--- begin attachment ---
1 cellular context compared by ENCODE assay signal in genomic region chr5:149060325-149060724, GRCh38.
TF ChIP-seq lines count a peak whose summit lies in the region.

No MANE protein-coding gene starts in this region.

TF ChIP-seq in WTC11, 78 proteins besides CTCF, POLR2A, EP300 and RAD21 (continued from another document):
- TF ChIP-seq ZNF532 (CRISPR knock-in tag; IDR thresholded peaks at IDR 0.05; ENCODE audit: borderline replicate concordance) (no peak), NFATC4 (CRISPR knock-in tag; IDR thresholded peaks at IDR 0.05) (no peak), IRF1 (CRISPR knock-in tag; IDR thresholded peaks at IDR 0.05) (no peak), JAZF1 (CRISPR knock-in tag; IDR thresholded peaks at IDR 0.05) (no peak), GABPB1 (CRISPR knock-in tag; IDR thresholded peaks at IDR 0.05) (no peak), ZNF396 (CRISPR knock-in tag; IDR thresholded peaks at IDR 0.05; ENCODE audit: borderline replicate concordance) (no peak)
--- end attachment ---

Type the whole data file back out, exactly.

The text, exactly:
1 cellular context compared by ENCODE assay signal in genomic region chr5:149060325-149060724, GRCh38.
TF ChIP-seq lines count a peak whose summit lies in the region.

No MANE protein-coding gene starts in this region.

TF ChIP-seq in WTC11, 78 proteins besides CTCF, POLR2A, EP300 and RAD21 (continued from another document):
- TF ChIP-seq ZNF532 (CRISPR knock-in tag; IDR thresholded peaks at IDR 0.05; ENCODE audit: borderline replicate concordance) (no peak), NFATC4 (CRISPR knock-in tag; IDR thresholded peaks at IDR 0.05) (no peak), IRF1 (CRISPR knock-in tag; IDR thresholded peaks at IDR 0.05) (no peak), JAZF1 (CRISPR knock-in tag; IDR thresholded peaks at IDR 0.05) (no peak), GABPB1 (CRISPR knock-in tag; IDR thresholded peaks at IDR 0.05) (no peak), ZNF396 (CRISPR knock-in tag; IDR thresholded peaks at IDR 0.05; ENCODE audit: borderline replicate concordance) (no peak)